In this case, the weapon is the Bands of Mourning – mythical metalminds used by the Lord Ruler with unimaginable power. Waxillium’s uncle and head of the group The Set, known as Suit, wants that power for himself. After one of the faceless immortals returns home with half his mind, cryptic notes, and a message with dire consequences if true, Wax and co are sent to investigate. Suit is just one piece of a bigger puzzle. Civil war is brewing, with the outer regions feeling oppressed and mistreated by the capital. And where is Suit getting all this new tech from? Who will find the Bands of Mourning first? And who, if anyone, should get to keep them?
‘Gonna go get smashed till I can’t piss straight.’
Easily one of the best components of The Bands of Mourning, and the entire trilogy, is the character of Wayne. There really are very few characters quite so entertaining and charismatic. His personality leaps off the page. Though Sanderson does use his usual fall-back of having a character with a ‘gimmick’ – in Wayne’s case, an affinity for imitating others as well as his penchant for ‘swapping’ (or some might say kleptomania) – Wayne transcends this broad brush-stroke characterization. He is vulnerable, interesting, and most importantly for the kind of narrative this is, very very fun.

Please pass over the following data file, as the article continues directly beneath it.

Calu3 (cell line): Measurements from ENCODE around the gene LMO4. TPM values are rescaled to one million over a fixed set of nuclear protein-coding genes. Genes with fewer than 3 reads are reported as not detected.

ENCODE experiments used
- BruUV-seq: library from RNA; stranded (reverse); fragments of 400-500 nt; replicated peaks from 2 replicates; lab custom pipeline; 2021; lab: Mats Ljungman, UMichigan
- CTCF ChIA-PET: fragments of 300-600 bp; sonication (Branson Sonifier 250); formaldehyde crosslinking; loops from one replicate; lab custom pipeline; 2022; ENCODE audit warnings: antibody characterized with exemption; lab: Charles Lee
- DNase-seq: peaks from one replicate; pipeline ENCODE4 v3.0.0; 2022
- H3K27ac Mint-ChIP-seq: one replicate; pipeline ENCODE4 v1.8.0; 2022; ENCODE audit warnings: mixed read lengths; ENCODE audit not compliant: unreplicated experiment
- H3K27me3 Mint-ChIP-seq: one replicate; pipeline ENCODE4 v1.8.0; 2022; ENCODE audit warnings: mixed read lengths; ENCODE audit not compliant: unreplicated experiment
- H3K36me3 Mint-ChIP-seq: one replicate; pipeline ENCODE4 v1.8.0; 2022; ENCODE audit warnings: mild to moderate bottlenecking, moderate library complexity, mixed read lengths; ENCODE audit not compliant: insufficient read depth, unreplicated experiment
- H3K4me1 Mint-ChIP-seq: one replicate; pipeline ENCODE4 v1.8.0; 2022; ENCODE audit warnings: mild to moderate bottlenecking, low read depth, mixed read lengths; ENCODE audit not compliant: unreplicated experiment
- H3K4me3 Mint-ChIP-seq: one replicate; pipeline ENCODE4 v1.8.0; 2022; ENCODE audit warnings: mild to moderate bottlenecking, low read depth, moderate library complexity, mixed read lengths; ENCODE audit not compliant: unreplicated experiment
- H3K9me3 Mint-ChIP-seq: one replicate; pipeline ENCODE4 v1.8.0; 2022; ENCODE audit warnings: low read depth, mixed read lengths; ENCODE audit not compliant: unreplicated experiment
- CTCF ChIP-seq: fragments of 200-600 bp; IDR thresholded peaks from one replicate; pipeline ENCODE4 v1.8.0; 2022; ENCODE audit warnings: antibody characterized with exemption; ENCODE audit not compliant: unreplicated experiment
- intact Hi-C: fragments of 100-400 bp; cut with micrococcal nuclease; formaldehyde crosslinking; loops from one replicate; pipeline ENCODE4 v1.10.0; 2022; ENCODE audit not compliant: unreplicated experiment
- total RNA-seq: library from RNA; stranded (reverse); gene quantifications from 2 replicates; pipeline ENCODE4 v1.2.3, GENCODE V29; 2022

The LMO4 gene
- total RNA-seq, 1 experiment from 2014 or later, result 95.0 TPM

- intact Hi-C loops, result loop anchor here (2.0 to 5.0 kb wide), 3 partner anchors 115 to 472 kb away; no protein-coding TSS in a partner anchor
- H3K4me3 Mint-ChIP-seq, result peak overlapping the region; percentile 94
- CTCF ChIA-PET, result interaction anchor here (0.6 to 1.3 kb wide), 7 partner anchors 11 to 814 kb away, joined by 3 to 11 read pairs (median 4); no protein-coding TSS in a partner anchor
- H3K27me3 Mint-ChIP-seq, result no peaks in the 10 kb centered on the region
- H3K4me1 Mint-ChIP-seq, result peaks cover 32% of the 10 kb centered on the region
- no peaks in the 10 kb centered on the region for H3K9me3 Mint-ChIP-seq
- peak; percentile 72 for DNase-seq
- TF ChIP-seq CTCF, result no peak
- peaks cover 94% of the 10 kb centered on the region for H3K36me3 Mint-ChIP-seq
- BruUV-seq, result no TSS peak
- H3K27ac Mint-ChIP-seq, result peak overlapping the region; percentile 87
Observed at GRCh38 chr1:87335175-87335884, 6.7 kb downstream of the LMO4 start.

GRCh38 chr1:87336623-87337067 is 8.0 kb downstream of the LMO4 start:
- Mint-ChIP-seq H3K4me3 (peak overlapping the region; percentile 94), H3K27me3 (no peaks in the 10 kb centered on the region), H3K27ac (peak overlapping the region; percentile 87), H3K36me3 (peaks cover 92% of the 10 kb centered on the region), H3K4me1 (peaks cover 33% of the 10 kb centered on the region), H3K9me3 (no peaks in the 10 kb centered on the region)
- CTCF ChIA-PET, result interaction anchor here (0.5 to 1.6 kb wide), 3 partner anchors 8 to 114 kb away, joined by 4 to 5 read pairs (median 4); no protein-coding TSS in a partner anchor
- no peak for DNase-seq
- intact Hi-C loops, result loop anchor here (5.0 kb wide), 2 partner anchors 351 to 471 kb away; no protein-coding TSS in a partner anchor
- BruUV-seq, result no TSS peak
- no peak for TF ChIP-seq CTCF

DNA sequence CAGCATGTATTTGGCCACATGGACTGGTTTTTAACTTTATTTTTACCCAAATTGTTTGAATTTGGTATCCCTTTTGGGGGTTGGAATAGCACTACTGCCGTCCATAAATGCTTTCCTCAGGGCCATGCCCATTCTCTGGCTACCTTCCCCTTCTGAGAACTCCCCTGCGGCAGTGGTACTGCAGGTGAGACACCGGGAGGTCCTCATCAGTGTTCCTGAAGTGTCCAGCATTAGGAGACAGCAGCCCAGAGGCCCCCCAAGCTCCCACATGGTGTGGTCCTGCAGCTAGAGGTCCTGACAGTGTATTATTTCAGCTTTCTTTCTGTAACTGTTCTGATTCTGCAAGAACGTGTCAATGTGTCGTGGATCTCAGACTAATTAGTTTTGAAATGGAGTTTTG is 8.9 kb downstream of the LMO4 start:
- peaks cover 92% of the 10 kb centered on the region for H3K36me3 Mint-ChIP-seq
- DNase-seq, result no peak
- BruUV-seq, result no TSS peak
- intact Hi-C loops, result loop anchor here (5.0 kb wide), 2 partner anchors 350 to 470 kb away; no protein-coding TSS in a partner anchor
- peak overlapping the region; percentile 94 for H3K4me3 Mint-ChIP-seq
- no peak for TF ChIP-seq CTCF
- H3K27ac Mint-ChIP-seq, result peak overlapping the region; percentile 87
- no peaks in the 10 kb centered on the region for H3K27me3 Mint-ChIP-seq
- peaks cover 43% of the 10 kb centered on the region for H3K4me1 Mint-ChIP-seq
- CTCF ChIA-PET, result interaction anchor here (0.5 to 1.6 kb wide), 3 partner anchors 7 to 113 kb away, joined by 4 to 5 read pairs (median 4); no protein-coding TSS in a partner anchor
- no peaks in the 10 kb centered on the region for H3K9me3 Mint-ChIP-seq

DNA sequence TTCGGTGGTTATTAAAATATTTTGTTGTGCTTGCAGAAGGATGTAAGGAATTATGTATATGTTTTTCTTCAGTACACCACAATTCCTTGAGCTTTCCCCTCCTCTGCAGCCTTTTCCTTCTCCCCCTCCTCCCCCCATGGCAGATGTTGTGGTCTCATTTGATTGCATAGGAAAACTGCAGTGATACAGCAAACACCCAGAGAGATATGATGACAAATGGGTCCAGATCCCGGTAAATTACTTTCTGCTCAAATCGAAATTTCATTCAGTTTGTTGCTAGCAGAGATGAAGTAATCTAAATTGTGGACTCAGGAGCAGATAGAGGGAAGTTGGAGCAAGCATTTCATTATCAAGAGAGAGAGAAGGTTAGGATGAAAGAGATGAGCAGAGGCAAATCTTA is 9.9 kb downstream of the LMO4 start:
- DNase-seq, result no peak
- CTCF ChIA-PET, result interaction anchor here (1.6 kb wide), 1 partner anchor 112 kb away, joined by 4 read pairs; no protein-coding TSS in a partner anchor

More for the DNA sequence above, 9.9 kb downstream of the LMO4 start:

Through Wayne, Sanderson is able to broach a number of subjects in surprisingly touching ways. When it comes to friendship, there is no one quite like Wayne. His attempt to rumble Wax’s wedding plans comes not from a place of selfishness, but because he recognizes that his friend is not ready to take the plunge (ha! When you read it, you’ll see what I did there…). The nature of love is another area of insight you wouldn’t expect from Wayne. Over the years Wayne has been in love with a lesbian who not only wasn’t interested, actively hated him. Finally making a decision to move on, he does so rather quickly. Though not out of a lack of respect for Ranette, but an understanding that once you’ve made the decision, it is best just to get on with it. And the lucky winner of his new affections? …well, that’s a surprise. But it is perfect for his character and opens up yet more opportunities for Sanderson to explore potentially tricky subjects.
‘…where there is no money, there are no answers.’